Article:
It is easy to be pessimistic and denounce that audience as simply too stupid to reason through these issues on their own. And it is true that they are too passive. However, a passive audience can sometimes be roused from passivity by having matters presented to them in a manner that awakens curiosity, which is to say in a manner that promotes the search for deeper understanding.
This rousing manner is precisely what the mainstreamers carefully avoid in the way they present Obama, his policies, his principles, and his past. Curiosity -- about fairness, about the meaning of community organizing, about William Ayers, about so many things -- is the enemy of Barack Obama, and therefore, it is the avowed enemy of the mainstream media in its presentation of presidential politics. Everything they do, and every pseudo-question they ask, is designed to tamp down the intellectual mud that will keep that obfuscating rock pile firmly in place, and avoid reminding people of the infertile ground beneath.
This is why the debates are bound to be frustrating, as usual, for conservatives -- along with the likelihood that Mitt Romney will be cowed by the media into conceding the usual "Of course my opponent loves America" nonsense that causes apoplexy among those of us concerned for the survival of Western civilization. This frustration, however, is no cause for despondency, but rather a reminder of the need to make this season a continual shadow production, within the sphere of one's personal influence, of the debate that ought to take place, with the questions that ought to be asked.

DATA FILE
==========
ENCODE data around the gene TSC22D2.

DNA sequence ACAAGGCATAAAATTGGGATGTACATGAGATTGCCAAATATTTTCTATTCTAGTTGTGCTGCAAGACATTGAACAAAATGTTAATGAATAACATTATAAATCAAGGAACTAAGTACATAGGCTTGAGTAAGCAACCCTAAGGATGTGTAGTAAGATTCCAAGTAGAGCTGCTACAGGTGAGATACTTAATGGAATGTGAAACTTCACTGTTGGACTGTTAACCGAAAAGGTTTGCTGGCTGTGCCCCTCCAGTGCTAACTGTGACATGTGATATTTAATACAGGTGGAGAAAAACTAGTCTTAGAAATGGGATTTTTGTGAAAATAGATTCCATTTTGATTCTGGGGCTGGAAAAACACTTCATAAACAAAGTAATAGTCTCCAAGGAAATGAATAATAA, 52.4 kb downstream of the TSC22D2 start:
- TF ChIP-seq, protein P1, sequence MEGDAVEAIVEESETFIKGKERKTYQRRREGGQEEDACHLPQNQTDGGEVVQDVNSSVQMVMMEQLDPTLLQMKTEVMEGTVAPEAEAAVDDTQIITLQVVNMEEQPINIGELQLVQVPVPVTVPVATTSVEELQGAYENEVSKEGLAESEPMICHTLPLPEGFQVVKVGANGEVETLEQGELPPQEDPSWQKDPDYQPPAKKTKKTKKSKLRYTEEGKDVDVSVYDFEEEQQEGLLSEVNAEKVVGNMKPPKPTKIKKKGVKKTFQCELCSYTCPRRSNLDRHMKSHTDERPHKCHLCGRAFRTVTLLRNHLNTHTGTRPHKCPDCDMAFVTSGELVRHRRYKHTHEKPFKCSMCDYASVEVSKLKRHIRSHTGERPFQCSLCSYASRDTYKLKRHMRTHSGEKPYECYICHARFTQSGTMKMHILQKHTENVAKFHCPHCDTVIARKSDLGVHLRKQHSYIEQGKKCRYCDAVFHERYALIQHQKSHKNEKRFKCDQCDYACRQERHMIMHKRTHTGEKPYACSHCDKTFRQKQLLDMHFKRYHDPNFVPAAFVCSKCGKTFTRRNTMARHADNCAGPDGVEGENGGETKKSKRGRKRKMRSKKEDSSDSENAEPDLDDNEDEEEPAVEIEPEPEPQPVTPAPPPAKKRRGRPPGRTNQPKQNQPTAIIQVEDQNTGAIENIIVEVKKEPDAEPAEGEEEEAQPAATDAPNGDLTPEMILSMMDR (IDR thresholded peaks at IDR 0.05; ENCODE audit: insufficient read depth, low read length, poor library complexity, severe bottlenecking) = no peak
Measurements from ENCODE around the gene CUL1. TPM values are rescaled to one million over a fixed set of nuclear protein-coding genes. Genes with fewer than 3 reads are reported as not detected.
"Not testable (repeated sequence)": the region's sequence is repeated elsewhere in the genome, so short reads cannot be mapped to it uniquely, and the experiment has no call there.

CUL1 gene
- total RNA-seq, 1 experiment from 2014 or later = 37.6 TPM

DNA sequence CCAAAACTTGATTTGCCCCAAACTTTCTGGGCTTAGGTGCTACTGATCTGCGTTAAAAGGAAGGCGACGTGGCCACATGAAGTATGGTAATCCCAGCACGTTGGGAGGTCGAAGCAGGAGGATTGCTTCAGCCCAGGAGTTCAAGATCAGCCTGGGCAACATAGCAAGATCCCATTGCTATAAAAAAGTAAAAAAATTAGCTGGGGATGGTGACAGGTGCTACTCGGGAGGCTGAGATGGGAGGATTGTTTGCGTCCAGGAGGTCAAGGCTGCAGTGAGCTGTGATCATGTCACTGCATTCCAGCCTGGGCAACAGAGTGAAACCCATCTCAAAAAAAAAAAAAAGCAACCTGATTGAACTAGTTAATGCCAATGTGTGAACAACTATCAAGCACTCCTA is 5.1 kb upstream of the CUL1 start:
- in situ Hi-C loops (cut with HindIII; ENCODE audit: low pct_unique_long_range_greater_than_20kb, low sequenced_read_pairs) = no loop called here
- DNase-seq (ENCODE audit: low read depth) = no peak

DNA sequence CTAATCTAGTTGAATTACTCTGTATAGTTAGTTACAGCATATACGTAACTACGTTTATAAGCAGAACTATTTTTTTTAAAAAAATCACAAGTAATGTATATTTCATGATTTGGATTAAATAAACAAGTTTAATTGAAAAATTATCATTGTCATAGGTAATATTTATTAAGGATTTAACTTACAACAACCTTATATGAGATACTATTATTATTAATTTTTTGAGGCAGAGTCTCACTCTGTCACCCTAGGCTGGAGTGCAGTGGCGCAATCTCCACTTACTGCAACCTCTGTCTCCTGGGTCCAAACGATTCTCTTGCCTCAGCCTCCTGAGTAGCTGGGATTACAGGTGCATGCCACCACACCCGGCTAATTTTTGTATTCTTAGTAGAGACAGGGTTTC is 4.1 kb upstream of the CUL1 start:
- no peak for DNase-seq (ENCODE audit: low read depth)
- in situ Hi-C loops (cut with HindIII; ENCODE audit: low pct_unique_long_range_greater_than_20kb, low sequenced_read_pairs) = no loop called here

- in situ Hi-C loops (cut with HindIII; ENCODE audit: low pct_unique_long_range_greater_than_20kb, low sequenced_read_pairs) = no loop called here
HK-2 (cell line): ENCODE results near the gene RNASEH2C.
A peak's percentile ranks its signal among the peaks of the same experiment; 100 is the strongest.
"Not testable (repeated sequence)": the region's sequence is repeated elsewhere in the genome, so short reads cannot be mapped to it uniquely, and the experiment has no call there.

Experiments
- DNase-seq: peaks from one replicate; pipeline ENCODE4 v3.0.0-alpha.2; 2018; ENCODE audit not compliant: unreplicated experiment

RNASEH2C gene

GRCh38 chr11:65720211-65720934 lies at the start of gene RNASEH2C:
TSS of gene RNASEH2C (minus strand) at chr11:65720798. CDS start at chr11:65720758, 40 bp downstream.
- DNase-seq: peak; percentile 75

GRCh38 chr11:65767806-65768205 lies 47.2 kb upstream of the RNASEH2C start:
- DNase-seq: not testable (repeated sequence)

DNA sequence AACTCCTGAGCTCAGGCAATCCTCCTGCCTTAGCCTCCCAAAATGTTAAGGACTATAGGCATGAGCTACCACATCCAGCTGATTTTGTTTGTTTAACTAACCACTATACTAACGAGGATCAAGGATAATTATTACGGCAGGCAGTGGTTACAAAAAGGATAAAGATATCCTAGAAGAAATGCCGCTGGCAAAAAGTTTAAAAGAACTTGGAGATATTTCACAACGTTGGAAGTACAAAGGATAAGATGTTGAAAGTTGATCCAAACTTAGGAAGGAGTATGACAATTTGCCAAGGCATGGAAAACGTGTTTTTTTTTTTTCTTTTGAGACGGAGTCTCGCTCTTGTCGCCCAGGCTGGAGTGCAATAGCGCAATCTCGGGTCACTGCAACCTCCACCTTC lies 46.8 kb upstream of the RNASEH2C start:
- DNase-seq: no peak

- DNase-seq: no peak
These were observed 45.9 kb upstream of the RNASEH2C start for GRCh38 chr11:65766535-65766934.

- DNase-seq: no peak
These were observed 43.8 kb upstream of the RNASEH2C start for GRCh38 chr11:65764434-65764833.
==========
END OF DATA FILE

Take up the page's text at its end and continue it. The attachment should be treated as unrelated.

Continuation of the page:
The fact that we can't ask Obama himself makes little difference. The figurative empty chair to which our questions must be posed has an eloquence of its own. Its silence helps to highlight that scurrying sound of the mainstream media mice among the rocks. If they who hold the microphones were men, they would be asking the hard questions, rather than crawling up Obama's well-creased pant leg in search of an honored position as Big Brother's top-rated propagandist.
So, in the spirit of a respectful but honest debate moderator -- one hoping to promote, rather than stifle, curiosity -- I offer three questions that I would ask Barack Obama, were I permitted to do so.